Usually, the extra holiday will be granted in accordance with the current Holiday Act. Under the current Holiday Act the accrual year runs from 1 January to 31 December, while the holiday year runs from 1 May to 30 April the year after the accrual year. Accordingly, most employers have chosen to grant the extra holiday entitlement as of 1 May.

In the light of the enactment of the new Holiday Act, there is some uncertainty as to how employers will handle the extra holiday entitlement in the future. It is up to the employer to choose whether it wishes to follow the same practice as usual, to follow the holiday year under the new Holiday Act, or perhaps to choose another option.

If the employer wishes to follow the holiday year under the new Holiday Act,  is an option to extend the period in which holiday can be taken in the present holiday year and, at the same time, increase the extra holiday entitlement correspondingly. After that, the employer can follow the same principles as usual and provide the same amount of extra days but simply follow a new holiday year.

Registration of working time

In May 2019, the ECJ ruled that employers are required to set up a system to register the duration of employees’ daily working time (see here). In the wake of the judgment, there have been many assumptions and concerns about how the Danish government will handle the judgment and what measures will be taken to comply with the new requirement.

So far, it has been announced that the Danish government and the social partners will discuss the meaning of the judgment and its consequences in relation to the Danish labour market. It will be interesting to see the outcome of these discussions, as it is our impression that most employers do not have adequate systems in place to comply with the comprehensive ruling by the ECJ. Hopefully clarification on the issue will be provided in 2020.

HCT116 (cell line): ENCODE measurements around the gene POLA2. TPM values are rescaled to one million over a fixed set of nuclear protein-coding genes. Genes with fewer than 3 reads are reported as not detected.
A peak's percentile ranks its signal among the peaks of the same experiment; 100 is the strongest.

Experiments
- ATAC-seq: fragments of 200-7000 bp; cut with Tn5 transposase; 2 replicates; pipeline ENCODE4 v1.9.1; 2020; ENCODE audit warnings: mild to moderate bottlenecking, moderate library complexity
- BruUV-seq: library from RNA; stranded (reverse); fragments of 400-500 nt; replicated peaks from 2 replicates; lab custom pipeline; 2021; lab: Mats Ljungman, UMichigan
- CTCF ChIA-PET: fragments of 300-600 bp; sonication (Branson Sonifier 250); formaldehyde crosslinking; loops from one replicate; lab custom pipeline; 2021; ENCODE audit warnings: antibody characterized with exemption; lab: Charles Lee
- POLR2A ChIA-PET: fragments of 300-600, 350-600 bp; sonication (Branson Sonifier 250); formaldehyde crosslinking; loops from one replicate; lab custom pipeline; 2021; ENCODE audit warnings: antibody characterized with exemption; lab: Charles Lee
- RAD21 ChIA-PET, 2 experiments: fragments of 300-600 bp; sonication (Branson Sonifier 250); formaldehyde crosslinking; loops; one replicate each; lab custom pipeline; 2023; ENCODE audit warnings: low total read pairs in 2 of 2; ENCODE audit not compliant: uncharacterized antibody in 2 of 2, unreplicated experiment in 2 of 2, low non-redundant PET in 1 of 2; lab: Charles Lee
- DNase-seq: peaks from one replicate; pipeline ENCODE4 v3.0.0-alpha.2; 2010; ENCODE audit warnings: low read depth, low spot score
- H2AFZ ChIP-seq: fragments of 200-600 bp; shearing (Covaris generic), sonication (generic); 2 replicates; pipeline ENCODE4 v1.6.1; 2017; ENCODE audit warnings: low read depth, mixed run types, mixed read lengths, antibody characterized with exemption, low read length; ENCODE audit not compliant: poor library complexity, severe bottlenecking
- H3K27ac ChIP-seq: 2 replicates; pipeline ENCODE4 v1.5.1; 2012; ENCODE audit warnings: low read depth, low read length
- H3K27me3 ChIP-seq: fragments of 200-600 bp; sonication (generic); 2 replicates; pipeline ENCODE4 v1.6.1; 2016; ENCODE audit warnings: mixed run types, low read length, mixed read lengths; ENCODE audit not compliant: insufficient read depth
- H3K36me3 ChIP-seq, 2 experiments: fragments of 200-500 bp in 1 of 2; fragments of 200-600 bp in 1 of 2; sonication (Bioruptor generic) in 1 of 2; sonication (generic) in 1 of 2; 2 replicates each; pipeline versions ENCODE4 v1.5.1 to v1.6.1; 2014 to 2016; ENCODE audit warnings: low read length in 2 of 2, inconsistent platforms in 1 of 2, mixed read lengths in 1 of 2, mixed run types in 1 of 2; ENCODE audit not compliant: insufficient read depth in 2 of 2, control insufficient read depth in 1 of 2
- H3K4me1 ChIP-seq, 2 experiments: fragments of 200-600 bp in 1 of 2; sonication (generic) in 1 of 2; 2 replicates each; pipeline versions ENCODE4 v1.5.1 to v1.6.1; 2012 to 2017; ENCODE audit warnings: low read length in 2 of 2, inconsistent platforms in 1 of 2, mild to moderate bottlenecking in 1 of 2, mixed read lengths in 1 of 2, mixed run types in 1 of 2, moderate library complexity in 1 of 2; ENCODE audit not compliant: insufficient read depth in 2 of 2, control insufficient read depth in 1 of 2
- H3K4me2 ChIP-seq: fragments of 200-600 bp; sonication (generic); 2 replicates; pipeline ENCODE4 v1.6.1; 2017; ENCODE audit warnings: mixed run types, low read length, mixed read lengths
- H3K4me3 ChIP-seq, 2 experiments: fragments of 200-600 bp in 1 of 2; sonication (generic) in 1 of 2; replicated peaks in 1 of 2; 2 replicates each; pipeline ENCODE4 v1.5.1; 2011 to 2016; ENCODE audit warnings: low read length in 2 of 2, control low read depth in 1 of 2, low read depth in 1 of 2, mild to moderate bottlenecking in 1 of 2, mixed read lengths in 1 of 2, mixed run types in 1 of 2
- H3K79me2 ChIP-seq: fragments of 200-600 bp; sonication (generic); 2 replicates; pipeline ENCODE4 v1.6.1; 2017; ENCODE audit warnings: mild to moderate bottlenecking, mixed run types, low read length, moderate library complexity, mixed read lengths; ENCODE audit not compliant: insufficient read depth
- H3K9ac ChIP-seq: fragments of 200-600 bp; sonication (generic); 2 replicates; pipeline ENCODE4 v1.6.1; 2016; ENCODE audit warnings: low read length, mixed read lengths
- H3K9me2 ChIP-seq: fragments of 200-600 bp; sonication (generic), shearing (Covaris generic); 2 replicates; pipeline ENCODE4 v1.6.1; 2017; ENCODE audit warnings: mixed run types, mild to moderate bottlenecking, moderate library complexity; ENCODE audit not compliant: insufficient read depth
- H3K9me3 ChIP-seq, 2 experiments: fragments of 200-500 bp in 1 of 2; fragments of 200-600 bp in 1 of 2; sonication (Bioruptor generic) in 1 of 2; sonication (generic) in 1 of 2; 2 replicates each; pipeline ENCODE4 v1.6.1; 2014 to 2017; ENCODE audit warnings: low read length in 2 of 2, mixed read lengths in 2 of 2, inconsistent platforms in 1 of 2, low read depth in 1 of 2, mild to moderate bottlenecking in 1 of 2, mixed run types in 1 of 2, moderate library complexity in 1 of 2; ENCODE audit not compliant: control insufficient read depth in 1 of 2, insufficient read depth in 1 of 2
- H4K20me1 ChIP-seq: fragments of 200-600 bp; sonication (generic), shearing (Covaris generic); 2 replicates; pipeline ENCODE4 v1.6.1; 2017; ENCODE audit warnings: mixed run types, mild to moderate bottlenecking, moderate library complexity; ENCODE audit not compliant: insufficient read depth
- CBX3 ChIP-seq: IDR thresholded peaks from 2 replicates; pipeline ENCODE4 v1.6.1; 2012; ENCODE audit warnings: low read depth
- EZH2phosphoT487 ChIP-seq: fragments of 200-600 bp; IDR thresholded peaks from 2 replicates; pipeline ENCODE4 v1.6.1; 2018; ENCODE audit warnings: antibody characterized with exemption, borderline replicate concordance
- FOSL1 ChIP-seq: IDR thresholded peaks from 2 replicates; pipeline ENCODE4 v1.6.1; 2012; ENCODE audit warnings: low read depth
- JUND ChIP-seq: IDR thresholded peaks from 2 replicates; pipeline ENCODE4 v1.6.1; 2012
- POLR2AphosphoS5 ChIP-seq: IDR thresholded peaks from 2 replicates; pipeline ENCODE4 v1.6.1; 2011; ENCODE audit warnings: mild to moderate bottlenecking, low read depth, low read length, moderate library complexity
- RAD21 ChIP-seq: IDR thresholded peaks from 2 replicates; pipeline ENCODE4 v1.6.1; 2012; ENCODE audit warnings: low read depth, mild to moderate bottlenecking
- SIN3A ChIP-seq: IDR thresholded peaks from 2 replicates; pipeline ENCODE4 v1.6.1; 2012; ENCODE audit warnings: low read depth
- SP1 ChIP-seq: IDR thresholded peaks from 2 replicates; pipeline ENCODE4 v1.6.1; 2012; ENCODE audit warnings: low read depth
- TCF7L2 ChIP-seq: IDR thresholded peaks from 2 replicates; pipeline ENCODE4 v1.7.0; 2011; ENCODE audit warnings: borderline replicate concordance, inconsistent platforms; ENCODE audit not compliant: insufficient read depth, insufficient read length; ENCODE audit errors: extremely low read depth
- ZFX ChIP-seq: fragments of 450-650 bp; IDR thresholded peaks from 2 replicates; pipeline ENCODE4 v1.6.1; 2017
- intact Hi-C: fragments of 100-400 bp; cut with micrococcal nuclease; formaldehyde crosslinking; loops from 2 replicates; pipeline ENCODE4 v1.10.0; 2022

Renewal of collective agreements in the private sector

2020 is the year of renewal for most collective agreements in the private sector. As always, it is impossible to predict the outcome of such negotiations.

The principal rule is that the Danish government does not intervene in negotiations or industrial action, should the latter occur. The parties will most likely finalise the negotiations at the Official Conciliator (Forligsmanden) and he will submit the joint settlement proposal for a vote. If the proposal is rejected, a general strike may occur. However, if it is deemed necessary, the government has previously ended a general strike through statutory intervention and that may be the outcome this year as well.

GDPR fines

In Denmark, we have not yet seen any fines following the implementation of the GDPR.

At the time of writing, the Danish Data Protection Agency has handed over the two first cases to the police, which will have to investigate and press charges against the relevant companies. In these two cases, the Danish Data Protection Agency has recommended fines of DKK 1.2 and 1.5 million, respectively.

It will be interesting to see if the first fines under the GDPR are issued in 2020 and, if so, what the financial level will be, and whether the level will be in line with the fines issued in the rest of Europe.